THE 1971 U.N. Resolution 2758, which decreed mainland China to be the only China recognised as a member of that organisation, and which simultaneously expelled Taiwan from U.N. membership, is still a highly contentious issue, 47 years after the fact.
Taiwanese Ambassador to St. Lucia Douglas Shen, sat down with the Voice and spoke in detail about what is known as the One China Policy, which all but 17 U.N. member states have adopted as their official stance on China and Taiwan.
Ambassador Shen asked rhetorically why Taiwan is still not recognised today as a member of the U.N., even though it meets the 17 Sustainable Development Goals that the U.N. outlined three years ago; assists states in the Pacific, the Caribbean, Africa and Latin America, and also meets all of the Human Rights standards, advocated by the U.N.
“But we know why this is” the Ambassador stated; alluding to China’s permanent seat on the U.N. Security Council and the influence it exerts to maintain this policy, which the Ambassador said contradicts the U.N’s own stance on human rights.
“The preamble of the United Nations Charter clearly states that this organisation’s mission is to reaffirm faith in fundamental human rights, in dignity and in the worth of human persons; in the equal rights of men and women and of nations, large and small.” Shen stated.
“Accordingly,” he argued, “each and every person of the Republic of China (Taiwan) should enjoy the same rights as those enjoyed by the people of other nations.”
Continuing in the same vein, he pointed out that the U.N. annually preaches and defends the values of equality and human rights and “therefore, it should not turn a blind eye [to the fact], that Taiwan’s 23 million people are deprived of the fundamental right to participate in the United Nations and its specialised agents.”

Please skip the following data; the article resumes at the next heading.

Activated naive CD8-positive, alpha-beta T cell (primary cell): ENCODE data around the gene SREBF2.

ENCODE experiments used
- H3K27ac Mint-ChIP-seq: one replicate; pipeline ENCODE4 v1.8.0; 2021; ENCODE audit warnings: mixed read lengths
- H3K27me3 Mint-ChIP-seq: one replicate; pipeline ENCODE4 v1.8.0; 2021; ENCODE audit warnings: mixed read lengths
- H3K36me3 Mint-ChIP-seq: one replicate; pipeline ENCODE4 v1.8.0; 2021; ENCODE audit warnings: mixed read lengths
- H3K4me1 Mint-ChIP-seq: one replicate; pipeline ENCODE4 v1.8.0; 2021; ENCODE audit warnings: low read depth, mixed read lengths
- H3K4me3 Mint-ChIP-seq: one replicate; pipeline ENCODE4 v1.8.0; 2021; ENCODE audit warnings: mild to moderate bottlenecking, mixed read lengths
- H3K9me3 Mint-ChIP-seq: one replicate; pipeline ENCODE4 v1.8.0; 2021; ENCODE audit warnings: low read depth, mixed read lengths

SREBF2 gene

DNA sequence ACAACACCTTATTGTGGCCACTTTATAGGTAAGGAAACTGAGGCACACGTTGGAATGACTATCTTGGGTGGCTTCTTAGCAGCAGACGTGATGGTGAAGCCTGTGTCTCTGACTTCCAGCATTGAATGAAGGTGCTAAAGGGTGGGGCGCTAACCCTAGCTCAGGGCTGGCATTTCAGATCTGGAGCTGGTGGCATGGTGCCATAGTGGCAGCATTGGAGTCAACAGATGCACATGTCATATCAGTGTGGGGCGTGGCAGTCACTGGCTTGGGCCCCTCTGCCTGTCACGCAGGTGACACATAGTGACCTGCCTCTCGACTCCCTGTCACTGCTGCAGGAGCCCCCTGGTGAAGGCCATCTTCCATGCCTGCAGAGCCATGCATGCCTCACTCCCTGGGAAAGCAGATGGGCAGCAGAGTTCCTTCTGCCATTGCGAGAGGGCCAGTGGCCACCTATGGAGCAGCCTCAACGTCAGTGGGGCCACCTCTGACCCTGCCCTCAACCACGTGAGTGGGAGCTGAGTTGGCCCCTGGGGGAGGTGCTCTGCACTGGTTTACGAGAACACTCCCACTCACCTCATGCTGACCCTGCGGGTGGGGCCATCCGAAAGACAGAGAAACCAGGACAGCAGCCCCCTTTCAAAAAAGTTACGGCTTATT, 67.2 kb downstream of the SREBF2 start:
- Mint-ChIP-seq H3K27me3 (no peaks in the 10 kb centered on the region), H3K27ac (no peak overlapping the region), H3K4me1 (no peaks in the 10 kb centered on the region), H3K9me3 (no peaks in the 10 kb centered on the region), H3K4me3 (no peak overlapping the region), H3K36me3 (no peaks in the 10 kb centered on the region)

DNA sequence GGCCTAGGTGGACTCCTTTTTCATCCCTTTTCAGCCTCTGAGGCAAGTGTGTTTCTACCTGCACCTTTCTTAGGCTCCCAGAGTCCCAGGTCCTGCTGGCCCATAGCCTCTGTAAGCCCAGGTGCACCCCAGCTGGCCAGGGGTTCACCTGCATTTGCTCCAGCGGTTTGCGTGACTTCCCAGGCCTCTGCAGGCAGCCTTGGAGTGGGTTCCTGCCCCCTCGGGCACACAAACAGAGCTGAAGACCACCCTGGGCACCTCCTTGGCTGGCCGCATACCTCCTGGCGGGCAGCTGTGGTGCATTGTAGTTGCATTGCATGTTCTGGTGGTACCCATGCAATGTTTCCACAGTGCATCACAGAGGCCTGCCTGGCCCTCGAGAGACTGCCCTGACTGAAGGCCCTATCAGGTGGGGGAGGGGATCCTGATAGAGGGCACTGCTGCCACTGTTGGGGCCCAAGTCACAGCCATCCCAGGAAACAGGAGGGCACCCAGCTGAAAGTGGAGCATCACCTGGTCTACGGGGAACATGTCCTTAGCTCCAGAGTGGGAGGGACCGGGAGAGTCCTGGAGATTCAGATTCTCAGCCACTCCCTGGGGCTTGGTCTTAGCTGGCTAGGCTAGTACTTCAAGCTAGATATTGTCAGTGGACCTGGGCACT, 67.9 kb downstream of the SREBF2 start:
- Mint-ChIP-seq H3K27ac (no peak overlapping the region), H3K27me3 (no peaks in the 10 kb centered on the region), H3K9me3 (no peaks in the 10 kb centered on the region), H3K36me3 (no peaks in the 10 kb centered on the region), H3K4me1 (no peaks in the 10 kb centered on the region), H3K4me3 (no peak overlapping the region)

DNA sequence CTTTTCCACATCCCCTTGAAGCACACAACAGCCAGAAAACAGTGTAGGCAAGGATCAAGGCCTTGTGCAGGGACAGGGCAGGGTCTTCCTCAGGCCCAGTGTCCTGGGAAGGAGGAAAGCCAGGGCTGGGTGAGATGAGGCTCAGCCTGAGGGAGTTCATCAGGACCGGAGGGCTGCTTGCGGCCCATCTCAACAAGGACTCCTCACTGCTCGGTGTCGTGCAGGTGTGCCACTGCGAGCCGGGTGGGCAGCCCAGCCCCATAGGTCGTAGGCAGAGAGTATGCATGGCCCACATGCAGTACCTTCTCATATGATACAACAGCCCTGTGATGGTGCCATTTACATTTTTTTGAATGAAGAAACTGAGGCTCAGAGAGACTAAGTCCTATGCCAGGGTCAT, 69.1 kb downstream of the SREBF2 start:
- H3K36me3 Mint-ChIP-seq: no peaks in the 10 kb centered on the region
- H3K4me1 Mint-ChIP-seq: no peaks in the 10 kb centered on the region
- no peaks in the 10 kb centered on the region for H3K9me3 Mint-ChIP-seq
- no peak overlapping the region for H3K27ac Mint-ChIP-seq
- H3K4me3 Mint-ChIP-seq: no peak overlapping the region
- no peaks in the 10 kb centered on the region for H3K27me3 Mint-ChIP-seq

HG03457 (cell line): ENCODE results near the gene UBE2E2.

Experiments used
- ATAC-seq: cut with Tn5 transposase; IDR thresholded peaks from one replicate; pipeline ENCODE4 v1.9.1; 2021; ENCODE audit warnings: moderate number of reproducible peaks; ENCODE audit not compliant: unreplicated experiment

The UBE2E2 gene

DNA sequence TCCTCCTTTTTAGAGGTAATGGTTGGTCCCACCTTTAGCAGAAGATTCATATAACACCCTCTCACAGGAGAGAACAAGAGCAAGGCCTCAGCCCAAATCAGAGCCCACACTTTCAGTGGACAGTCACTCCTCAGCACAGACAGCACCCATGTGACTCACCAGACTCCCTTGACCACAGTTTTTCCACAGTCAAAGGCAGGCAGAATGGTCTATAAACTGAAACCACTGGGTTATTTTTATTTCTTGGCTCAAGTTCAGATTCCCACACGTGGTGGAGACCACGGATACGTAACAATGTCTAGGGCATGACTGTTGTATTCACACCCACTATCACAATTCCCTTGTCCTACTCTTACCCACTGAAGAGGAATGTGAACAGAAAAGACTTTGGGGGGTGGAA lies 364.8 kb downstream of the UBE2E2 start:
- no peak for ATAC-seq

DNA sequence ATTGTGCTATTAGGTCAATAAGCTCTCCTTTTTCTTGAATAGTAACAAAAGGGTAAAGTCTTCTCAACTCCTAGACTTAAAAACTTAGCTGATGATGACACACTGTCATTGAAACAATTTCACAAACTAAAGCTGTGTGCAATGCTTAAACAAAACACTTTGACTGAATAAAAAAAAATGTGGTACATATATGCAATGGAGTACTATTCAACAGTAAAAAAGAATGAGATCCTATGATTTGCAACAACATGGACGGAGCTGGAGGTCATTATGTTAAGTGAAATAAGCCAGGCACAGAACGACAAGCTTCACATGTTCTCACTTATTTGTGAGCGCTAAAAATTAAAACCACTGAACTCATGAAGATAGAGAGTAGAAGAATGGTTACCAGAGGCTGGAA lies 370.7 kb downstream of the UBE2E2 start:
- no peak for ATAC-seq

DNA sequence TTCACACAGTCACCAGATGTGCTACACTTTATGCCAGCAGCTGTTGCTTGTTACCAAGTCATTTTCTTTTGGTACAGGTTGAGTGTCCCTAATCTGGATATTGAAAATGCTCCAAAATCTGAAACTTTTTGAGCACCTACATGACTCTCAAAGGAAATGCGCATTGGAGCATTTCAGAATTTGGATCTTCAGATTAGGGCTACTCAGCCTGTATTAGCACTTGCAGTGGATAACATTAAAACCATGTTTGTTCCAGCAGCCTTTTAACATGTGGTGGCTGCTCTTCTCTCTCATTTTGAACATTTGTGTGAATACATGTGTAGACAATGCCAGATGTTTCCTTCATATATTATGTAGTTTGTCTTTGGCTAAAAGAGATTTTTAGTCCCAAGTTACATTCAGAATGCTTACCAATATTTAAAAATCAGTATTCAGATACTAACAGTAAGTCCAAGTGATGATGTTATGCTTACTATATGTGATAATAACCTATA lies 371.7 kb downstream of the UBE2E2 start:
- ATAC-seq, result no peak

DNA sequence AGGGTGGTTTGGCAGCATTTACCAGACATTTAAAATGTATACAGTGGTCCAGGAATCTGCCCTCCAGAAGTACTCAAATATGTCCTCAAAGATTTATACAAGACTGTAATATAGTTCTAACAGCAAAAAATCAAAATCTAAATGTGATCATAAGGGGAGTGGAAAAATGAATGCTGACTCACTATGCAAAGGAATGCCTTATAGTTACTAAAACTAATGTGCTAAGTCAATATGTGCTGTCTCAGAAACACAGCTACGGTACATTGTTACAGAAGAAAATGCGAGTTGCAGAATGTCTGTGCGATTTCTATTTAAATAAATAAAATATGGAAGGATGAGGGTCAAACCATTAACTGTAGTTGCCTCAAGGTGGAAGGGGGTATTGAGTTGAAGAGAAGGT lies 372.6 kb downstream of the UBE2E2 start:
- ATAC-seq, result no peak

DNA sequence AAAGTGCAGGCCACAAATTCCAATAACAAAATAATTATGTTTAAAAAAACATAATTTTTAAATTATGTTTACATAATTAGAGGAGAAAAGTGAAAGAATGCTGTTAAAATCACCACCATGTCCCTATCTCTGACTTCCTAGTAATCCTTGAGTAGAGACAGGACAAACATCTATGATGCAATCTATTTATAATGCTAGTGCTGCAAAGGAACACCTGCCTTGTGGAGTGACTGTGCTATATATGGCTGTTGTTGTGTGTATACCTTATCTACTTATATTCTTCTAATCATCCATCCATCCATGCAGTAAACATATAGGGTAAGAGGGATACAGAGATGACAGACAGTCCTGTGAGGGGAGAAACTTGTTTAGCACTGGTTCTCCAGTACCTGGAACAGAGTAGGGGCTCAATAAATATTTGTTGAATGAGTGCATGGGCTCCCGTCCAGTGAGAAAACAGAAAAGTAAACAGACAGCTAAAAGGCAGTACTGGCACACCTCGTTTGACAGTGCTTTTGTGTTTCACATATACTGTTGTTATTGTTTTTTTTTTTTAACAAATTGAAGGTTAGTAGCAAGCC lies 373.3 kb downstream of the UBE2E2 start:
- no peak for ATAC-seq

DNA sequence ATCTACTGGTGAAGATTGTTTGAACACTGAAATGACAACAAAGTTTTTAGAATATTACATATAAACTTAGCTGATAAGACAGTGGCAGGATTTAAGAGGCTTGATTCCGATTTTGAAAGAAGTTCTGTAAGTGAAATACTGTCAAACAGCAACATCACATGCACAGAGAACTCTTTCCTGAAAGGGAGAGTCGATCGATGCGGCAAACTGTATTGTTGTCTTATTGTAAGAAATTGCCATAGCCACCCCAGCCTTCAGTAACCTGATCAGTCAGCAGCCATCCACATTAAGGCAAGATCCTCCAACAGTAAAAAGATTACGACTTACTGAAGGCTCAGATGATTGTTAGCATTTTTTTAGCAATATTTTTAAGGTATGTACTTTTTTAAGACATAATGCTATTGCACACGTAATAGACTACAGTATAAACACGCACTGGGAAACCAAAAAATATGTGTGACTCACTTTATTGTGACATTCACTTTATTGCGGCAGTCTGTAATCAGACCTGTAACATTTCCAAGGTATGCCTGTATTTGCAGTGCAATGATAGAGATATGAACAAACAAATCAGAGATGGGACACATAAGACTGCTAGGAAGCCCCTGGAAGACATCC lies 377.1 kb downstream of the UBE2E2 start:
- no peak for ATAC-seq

“So today I would like to emphasise that Taiwan is a member of this big family. I mean this whole world. So Taiwan’s basic rights should be respected. Taiwan should be included in the United Nations.” Ambassador Shen stated.
The history behind this very unique case of U.N. exclusion, is a rather complicated one, going all the way back to a post-World War II Chinese Civil War between Mao’s communist followers and Chiang Kai-shek’s liberal democratic followers.
The long and short of this history is that, having lost the civil war, the liberal democratic Chinese fled to the island of Taiwan and were subsequently included in the United Nations as the Republic of China.
However, the United Nations’ efforts to include Communist China into its organisation as well, eventually culminated in its 1971 exclusion of “the representatives of Chiang Kai-shek from the place which they unlawfully occupy at the United Nations.” [U.N. Resolution 2758] A decision Taiwan still opposes to this day.
Ambassador Shen also praised Prime Minister Allen Chastanet for speaking up for Taiwan at last year’s U.N. General Assembly.
“I would like to take this opportunity, to express my appreciation to Honourable Prime Minister Allen Chastanet. He [spoke up for] Taiwan at last year’s General Assembly and I believe the leaders of this country, whether it’s the Prime Minister, or other ministers, will speak up for Taiwan again.”
St. Lucia is one of the 17 U.N. member states who recognise the Republic of China (Taiwan), so I asked the Ambassador, what that relationship means to Taiwan. He replied: “With St Lucia, Taiwan is very appreciative that we have such a good friend in the Eastern Caribbean. And again I would like to take this opportunity to say thank you for the support of our friend.”
The opening of the 73rd Annual U.N. General Assembly was on September 18, with the high-level General Debate slated to begin on September 25 next week.